You should. Absolutely. We’ll get you out there. Yeah, you’ll love it.

00:11:37:00 – 00:11:59:21
Speaker 1
Let’s see. trying to think of other questions. How about training? I know you said that you’ve brought, you bring out a demo bus, but once a school system has ordered or has their busses delivered, what does Bluebird do to help? the whole entire, I guess, county system or the school district, get, acclimated to the busses?

00:11:59:23 – 00:12:20:23
Speaker 2
Yeah, that’s a good question. Another question. We get a lot from school districts. They want to make sure that everyone gets trained. Right. The bus drivers, of course. But, you know, their technicians, all their administrative staff and the transportation department and anyone else, maybe they have local FIRStrillionESPONDERS in their community that want to know more about electric products and what to do if there is an accident.

00:12:21:01 – 00:12:46:13
Speaker 2
So we everyone’s invited to come to the training, and we do do that in person for school districts. And that covers how to drive a bus, how you know the safety requirements, how to shut down a high voltage system of of seven necessary. So we go through really from A to Z, really everything they need to know about electric bus, why it’s different from a diesel powered product or any other product they’re driving, and really want to make them successful as they deploy these busses.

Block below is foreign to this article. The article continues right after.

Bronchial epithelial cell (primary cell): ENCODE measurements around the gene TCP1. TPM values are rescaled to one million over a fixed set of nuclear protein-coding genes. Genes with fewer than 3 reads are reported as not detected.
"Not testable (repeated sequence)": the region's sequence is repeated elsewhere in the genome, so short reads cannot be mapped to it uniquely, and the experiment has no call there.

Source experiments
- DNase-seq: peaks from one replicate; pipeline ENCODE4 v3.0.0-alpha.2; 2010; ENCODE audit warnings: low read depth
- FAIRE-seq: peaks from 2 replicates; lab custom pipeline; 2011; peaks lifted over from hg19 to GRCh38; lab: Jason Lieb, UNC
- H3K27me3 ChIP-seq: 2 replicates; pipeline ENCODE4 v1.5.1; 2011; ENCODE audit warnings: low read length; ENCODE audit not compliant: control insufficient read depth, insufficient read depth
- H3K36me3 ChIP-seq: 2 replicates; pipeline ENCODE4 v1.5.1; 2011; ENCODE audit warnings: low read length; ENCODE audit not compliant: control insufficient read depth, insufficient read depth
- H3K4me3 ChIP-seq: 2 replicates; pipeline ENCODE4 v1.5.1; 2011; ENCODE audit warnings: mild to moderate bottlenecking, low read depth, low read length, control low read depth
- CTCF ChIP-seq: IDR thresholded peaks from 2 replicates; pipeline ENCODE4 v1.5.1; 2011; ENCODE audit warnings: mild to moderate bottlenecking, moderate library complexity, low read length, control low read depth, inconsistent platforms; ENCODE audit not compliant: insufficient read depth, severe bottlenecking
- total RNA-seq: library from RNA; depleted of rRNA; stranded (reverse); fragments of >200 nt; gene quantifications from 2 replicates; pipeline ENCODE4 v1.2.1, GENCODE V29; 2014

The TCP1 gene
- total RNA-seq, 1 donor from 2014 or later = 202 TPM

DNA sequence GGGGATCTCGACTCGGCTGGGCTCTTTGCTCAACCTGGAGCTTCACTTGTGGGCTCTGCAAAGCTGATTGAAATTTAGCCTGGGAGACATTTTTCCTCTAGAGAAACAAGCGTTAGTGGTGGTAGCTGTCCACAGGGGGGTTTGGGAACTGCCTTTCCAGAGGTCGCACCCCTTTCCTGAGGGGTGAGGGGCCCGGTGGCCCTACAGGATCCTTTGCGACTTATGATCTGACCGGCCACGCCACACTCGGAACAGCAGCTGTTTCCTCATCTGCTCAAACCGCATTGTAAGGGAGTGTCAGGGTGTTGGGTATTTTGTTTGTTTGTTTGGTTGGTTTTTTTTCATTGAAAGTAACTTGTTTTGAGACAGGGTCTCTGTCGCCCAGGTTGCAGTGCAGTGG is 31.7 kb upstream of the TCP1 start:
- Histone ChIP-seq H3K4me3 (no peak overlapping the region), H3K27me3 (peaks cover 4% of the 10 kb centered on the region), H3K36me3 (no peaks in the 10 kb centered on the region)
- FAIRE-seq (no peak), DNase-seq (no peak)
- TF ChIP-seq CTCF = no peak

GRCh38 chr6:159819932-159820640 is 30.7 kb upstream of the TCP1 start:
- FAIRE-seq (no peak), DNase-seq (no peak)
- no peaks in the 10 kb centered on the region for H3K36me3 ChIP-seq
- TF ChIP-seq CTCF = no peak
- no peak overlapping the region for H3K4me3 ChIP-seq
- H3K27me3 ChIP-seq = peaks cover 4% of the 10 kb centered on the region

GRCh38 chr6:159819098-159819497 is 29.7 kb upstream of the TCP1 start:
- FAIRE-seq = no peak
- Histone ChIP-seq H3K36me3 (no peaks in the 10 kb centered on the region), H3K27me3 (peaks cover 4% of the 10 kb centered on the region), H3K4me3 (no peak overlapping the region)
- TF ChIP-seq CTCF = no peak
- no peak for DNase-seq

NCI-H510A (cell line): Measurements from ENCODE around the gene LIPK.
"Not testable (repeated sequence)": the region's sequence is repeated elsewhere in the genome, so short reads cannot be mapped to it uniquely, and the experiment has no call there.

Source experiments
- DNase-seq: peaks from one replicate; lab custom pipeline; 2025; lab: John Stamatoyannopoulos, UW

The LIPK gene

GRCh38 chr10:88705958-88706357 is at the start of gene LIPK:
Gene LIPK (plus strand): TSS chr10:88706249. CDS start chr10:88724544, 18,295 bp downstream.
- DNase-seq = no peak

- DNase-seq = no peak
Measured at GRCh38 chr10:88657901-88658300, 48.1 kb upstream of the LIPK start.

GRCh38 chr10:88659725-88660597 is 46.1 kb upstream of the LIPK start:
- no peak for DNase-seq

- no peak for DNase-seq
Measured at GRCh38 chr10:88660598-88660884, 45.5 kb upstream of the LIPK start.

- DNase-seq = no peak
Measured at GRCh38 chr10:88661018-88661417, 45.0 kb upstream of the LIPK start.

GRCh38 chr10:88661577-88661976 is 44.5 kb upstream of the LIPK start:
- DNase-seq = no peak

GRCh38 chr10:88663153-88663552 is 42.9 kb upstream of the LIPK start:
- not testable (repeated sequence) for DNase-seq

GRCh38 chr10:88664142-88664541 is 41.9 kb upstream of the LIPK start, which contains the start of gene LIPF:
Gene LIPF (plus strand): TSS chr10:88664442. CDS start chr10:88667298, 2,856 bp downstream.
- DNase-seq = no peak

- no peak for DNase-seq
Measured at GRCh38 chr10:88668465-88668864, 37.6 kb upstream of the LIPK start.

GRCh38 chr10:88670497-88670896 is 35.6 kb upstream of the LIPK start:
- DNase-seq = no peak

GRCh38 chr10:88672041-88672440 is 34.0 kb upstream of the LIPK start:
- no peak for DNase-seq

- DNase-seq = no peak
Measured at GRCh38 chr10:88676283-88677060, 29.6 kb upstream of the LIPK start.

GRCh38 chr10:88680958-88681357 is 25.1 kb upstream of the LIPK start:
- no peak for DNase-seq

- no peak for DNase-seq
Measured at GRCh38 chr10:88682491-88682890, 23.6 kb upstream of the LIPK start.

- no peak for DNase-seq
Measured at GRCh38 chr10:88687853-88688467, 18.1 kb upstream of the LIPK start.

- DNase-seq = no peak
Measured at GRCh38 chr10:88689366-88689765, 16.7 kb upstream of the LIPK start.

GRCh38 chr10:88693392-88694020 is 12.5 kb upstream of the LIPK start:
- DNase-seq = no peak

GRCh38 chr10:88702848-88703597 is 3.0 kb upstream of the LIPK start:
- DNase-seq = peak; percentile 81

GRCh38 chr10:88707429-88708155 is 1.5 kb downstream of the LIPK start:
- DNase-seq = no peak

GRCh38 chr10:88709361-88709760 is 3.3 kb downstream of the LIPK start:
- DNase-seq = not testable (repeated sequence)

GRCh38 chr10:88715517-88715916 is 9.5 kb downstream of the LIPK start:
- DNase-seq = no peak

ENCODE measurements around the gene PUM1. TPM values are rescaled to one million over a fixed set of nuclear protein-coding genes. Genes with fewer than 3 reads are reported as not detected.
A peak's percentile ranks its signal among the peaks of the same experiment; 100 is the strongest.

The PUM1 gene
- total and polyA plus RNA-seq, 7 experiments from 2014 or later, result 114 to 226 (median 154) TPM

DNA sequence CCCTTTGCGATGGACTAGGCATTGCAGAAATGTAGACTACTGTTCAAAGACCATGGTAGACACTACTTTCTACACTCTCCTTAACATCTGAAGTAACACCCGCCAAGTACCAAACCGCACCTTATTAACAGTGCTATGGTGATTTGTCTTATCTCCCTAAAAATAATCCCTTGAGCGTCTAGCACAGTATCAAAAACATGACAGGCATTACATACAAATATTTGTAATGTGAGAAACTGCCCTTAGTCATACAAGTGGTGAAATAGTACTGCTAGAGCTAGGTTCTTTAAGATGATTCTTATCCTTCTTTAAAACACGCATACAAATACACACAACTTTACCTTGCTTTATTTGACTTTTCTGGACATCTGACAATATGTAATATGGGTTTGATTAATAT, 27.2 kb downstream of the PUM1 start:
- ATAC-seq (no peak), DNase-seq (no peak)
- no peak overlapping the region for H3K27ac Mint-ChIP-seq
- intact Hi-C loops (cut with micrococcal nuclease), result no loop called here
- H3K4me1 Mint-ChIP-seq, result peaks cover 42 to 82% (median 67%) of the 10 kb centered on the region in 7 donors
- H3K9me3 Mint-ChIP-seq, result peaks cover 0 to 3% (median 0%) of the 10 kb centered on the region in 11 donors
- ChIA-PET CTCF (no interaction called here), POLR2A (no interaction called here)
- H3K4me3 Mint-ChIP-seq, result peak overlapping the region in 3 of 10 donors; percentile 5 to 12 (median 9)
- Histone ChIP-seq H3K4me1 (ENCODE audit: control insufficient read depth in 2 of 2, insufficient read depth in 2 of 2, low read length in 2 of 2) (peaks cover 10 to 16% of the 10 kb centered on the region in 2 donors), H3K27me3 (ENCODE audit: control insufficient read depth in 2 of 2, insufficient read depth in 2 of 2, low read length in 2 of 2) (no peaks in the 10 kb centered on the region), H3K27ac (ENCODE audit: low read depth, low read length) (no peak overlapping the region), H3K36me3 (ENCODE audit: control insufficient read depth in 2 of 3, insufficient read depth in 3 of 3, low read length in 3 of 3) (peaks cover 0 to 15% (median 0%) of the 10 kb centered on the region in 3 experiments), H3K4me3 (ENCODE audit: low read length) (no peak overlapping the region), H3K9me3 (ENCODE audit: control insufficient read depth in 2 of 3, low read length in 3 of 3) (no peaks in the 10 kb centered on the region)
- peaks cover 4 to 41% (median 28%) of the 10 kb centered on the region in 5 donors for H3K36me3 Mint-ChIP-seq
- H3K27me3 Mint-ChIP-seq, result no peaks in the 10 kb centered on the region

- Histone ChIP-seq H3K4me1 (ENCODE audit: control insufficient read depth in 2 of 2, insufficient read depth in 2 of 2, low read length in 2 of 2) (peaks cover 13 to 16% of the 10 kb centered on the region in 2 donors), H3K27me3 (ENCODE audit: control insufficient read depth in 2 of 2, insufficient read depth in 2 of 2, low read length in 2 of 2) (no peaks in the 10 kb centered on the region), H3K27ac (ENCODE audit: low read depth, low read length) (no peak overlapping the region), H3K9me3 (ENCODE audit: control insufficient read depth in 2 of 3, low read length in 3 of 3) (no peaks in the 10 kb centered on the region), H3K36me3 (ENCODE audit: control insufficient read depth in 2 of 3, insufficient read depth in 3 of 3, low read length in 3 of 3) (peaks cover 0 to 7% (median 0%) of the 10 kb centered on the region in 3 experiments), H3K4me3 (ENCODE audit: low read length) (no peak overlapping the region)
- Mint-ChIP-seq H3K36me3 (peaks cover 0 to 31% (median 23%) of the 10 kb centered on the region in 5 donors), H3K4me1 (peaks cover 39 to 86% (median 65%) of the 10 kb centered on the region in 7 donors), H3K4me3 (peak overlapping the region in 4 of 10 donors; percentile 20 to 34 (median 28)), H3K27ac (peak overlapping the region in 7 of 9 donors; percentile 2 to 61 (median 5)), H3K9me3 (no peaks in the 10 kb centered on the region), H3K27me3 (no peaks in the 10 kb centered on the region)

00:12:46:15 – 00:13:04:11
Speaker 2
We also offer some of that online. So if they, you know, while the bus is in production and they want to start learning about it, we do have some, modules, some training modules we offer to Bluebird Academy, no charge to the customer. They can go on and start learning a lot about electric products before the bus even arrives.

00:13:04:11 – 00:13:18:13
Speaker 2
So we want to get them acclimated as soon as possible, make sure everybody’s comfortable. but we do include bus driver training, and we have someone that will drive. There’s many drivers that they’d like and show them all the things we talked about. Regenerative braking. Hello, what have you. Yeah.

00:13:18:14 – 00:13:34:09
Speaker 1
Okay. And, so I have a six year old son who loves Bluebird busses, and we’ve noticed when we’re driving around that the color of the bird can be different depending on what I thought was the fuel type. Is that correct?

00:13:34:11 – 00:13:58:22
Speaker 2
Right. Question. Yeah. We get that asked a lot. What are the different colors mean. But I’ll go through them. black obviously means diesel right. So that’s what most of the ones you see out there, Blackbird on a Bluebird bus is mean a diesel engine. We also have blue. That’s gasoline. And then we also have green. The green can mean a few different, fuel types because they’re all clean emission or zero emission.

00:13:58:22 – 00:14:19:01
Speaker 2
So you have compressed natural gas is one, propane powered is the other, and the green for electric. But the green has a the electric has a little tail coming off the bird, a little power cord, which indicates that it’s electric, as well as the fact that it doesn’t have a tailpipe, which is another telltale sign that the bus is electric and not powered by a fuel.

00:14:19:03 – 00:14:35:13
Speaker 1
Thank you. I, had all of those correct as did my son. So we’ll have him join us next time, for a little trivia. But that’s all the time that we have today. Thank you for joining us. And that’s our bird’s eye view on EV school bus operation.